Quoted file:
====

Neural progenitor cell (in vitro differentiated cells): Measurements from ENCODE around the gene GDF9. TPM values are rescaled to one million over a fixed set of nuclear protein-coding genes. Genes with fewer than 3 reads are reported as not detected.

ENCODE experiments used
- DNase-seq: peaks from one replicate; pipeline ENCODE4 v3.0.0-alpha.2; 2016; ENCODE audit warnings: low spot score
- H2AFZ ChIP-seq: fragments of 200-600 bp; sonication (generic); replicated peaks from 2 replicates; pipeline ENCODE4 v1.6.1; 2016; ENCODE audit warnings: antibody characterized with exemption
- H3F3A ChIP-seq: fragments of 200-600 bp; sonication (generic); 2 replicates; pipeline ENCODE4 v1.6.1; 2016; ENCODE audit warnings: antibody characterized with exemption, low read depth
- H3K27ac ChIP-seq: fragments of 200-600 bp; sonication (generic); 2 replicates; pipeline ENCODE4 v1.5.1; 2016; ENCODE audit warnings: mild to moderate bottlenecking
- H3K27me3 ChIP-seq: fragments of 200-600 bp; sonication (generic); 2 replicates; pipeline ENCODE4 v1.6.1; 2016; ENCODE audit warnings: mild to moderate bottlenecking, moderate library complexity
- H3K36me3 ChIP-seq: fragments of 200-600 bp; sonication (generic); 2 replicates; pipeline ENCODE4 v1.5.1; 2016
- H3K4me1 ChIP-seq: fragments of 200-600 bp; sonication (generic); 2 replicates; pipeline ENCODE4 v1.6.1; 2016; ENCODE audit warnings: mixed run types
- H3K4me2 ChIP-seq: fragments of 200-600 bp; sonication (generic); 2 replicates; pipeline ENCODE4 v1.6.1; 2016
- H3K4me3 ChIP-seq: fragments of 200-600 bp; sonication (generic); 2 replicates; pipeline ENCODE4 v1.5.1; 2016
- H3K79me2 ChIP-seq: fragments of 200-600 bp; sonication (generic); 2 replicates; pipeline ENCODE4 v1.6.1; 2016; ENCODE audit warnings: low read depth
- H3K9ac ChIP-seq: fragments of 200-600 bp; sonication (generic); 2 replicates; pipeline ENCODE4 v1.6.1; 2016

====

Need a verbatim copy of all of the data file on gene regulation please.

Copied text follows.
Neural progenitor cell (in vitro differentiated cells): Measurements from ENCODE around the gene GDF9. TPM values are rescaled to one million over a fixed set of nuclear protein-coding genes. Genes with fewer than 3 reads are reported as not detected.

ENCODE experiments used
- DNase-seq: peaks from one replicate; pipeline ENCODE4 v3.0.0-alpha.2; 2016; ENCODE audit warnings: low spot score
- H2AFZ ChIP-seq: fragments of 200-600 bp; sonication (generic); replicated peaks from 2 replicates; pipeline ENCODE4 v1.6.1; 2016; ENCODE audit warnings: antibody characterized with exemption
- H3F3A ChIP-seq: fragments of 200-600 bp; sonication (generic); 2 replicates; pipeline ENCODE4 v1.6.1; 2016; ENCODE audit warnings: antibody characterized with exemption, low read depth
- H3K27ac ChIP-seq: fragments of 200-600 bp; sonication (generic); 2 replicates; pipeline ENCODE4 v1.5.1; 2016; ENCODE audit warnings: mild to moderate bottlenecking
- H3K27me3 ChIP-seq: fragments of 200-600 bp; sonication (generic); 2 replicates; pipeline ENCODE4 v1.6.1; 2016; ENCODE audit warnings: mild to moderate bottlenecking, moderate library complexity
- H3K36me3 ChIP-seq: fragments of 200-600 bp; sonication (generic); 2 replicates; pipeline ENCODE4 v1.5.1; 2016
- H3K4me1 ChIP-seq: fragments of 200-600 bp; sonication (generic); 2 replicates; pipeline ENCODE4 v1.6.1; 2016; ENCODE audit warnings: mixed run types
- H3K4me2 ChIP-seq: fragments of 200-600 bp; sonication (generic); 2 replicates; pipeline ENCODE4 v1.6.1; 2016
- H3K4me3 ChIP-seq: fragments of 200-600 bp; sonication (generic); 2 replicates; pipeline ENCODE4 v1.5.1; 2016
- H3K79me2 ChIP-seq: fragments of 200-600 bp; sonication (generic); 2 replicates; pipeline ENCODE4 v1.6.1; 2016; ENCODE audit warnings: low read depth
- H3K9ac ChIP-seq: fragments of 200-600 bp; sonication (generic); 2 replicates; pipeline ENCODE4 v1.6.1; 2016